It may have been another SNP landslide in Scotland, but the mood of the 2019 general election was very different to 2015, writes Chris McCall
When the SNP last achieved a clean sweep of seats in Glasgow four years ago, there was a genuine air of jubilation among activists gathered at the count. But the mood in the early hours of Friday, December 13 was palpably different to that of the 2015 election.
There was some cheering and a moderate degree of whooping - usually whenever the giant TV screen at one end of the SEC showed the Nationalists making gains across the country. The roar when Amy Callaghan took East Dunbartonshire from Jo Swinson wasn’t quite Hampden-esque, but it was loud enough.
A short broadcast news clip of Nicola Sturgeon waving her arms in celebration at the Callaghan victory quickly went viral, yet even that felt like the First Minister was trying to accentuate the positives on a night of relentless negativity for anyone who voted Remain in 2016.
It was a similar story at the counts in Edinburgh and Aberdeen. SNP advances and utter despair for Labour. Anyone wearing a red rosette on Friday morning had a face longer than Leith Walk.
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While SNP staffers congratulated each other on a job well done, it wasn’t much of a works Christmas night out. There was no moderately priced champagne or novelty jumpers on display. The scale of the Conservative victory in England and Wales put paid to that.
Power of the majority
Deep down, they grasped that an emboldened Boris Johnson might be less than chuffed at the scale of Nationalist gains. But when you’ve got a majority of more than 50 seats, you hold an awful lot of power. Concessions? Who needs them.
Yet there is no denying this was another historic result. It wasn’t so long ago that SNP candidates finished as perennial runners-up in city constituencies, be it in Edinburgh or Glasgow. Some party veterans carrying clipboards could tell you about local campaigns in the distant past that were effectively ran from the boot of a car.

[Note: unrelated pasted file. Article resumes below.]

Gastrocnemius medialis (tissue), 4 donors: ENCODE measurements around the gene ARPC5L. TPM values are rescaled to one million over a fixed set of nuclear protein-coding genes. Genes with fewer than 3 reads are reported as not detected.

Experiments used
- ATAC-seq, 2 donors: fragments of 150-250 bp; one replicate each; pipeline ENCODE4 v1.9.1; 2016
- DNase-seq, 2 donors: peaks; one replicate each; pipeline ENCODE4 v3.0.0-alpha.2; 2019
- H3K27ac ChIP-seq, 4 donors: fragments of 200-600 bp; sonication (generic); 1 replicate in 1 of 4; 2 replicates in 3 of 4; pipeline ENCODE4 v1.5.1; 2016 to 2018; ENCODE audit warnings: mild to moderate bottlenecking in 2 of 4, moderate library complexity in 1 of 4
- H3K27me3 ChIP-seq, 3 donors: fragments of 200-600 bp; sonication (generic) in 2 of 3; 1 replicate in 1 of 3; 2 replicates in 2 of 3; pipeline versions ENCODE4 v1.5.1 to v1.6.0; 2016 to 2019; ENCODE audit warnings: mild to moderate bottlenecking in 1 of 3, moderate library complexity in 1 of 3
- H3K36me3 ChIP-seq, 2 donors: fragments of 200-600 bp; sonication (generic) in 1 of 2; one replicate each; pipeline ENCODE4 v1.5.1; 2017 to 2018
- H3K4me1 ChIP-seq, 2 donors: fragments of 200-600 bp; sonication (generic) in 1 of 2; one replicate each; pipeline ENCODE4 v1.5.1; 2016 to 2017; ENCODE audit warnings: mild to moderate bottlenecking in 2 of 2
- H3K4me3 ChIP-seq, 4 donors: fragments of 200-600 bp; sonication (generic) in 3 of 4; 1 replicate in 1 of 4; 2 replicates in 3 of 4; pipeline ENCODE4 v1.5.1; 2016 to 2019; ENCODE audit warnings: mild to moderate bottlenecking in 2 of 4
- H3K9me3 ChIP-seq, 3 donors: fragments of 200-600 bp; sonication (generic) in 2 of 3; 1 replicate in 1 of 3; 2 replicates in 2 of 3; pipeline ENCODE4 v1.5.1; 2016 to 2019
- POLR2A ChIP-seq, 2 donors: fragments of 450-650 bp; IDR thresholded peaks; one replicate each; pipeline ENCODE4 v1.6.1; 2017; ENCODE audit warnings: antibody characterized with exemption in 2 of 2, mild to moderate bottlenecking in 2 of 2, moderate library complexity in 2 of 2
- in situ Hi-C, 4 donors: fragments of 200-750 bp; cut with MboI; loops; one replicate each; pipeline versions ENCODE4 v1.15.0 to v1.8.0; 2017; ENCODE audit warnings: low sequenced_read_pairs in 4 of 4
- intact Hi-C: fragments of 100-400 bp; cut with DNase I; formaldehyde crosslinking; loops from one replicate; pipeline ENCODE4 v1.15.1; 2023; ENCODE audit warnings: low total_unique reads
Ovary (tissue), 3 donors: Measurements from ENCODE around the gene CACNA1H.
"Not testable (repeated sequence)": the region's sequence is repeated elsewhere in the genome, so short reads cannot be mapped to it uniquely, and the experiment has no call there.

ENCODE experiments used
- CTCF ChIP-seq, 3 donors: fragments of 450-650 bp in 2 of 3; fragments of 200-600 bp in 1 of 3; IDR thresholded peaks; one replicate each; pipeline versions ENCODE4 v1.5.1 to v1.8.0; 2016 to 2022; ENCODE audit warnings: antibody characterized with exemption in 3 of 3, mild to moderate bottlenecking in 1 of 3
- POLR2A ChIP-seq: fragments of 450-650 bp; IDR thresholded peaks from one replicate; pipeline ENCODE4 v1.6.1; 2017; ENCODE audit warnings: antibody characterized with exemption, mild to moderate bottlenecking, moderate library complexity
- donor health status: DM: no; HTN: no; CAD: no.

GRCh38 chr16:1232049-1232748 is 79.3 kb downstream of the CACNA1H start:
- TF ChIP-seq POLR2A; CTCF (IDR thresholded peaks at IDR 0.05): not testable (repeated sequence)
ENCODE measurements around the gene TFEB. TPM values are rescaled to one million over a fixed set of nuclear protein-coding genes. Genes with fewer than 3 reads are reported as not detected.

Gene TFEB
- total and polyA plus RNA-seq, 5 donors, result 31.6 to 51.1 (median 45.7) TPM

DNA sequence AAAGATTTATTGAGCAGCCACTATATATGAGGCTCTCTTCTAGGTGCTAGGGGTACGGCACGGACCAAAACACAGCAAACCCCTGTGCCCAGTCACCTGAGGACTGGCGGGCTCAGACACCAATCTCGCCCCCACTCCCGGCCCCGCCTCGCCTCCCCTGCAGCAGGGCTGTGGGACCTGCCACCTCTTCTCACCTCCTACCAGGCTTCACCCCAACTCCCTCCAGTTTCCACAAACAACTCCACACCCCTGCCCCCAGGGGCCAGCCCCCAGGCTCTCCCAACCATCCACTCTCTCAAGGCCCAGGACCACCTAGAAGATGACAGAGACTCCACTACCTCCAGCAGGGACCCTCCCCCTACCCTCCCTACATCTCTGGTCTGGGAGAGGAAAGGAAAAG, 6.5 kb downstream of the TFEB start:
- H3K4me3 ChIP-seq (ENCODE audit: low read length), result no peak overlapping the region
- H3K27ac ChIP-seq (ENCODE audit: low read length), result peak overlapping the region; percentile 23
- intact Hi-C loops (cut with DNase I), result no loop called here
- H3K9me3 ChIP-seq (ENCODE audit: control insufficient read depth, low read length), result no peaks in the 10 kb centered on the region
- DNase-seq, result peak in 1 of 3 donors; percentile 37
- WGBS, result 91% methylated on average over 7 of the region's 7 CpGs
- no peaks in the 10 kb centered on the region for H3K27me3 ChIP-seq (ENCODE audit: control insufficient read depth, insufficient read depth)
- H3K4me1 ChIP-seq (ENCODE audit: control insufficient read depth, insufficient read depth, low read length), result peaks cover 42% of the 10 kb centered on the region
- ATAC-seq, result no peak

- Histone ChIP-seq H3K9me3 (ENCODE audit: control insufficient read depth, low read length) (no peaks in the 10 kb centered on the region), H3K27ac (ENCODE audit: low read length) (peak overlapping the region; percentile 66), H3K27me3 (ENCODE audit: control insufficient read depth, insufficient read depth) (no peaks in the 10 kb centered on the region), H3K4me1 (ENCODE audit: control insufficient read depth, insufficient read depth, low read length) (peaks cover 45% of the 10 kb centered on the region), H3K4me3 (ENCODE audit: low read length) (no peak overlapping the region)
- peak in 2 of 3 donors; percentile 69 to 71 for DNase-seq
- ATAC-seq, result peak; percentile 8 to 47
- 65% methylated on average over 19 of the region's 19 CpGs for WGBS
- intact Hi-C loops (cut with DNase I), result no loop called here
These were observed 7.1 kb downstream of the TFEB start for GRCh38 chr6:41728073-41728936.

Over the past 12 years the SNP has developed into a relentless election winning machine. It has more active members, and therefore more people to go out and chap doors and deliver leaflets, than any other UK party bar Labour.
Anyone who sees the Natiionalist machine in action for the first time is likely to be struck by how young many of its campaigners are. This is a professional set-up, but one that benefits from genuine enthusiasm among the ranks. Anyone wearing a yellow rosette is doing so because they passionately believe in the pro-independence dream, regardless of the economic case.
Contrast that to the depths of misery Labour finds itself in. This was a night of utter devastation for the party. Its supporters lined the edges of the SEC like an infantry regiment just relieved from the trenches. Some sprawled on the ground in disbelief, the act of standing seemingly too much for them. Others clung to each other, united in grief.
Politics is a tough old game and many Labour veterans will still remember other terrible election nights, like 1979 or 1992. They recovered before and can again. Yet 2019 seemed somehow worse.
During a UK campaign squarely about Brexit, Jeremy Corbyn campaigned on policy. He spoke about nationalised broadband, perhaps because such a radical plan seemed easier to explain than his position on leaving the European Union.
In Scotland, Labour could never answer in 10 words or less what it’s position on IndyRef2 was. One day last month it seemed the party’s position changed by the hour.
When it came to a simple, straightforward campaign message, the Conservatives triumphed. Get Brexit done. Three simple words. Yet the voters in Aberdeen - the city, not the shire - didn’t seem to be listening.
The Tories in Scotland look like becoming a chiefly rural concern. In suburban seats like East Renfrewshire, or Stirling, they were swept aside by the SNP.
Urban Scottish voters are among the most anti-Brexit in the UK. The Conservatives hoped that their firm promise to reject IndyRef2 would counter that. It didn’t..
The party’s overall vote share fell by only a couple of points. But that counted for little on an evening when the Nationalist vote was motivated and consequently turned out in droves.
For all that, it is still Boris Johnson that remains in power at Downing Street. There will be no pacts between the SNP and Labour. Sturgeon will not be dining with Corbyn over the weekend.
The question of whether the UK will leave the EU has finally been settled - and not the way Nicola Sturgeon wanted. Scotland may have voted Remain in 2016 - as Nationalists never tired of reminding us during the election campaign - but that matters little when the days of minority government in the Commons are over.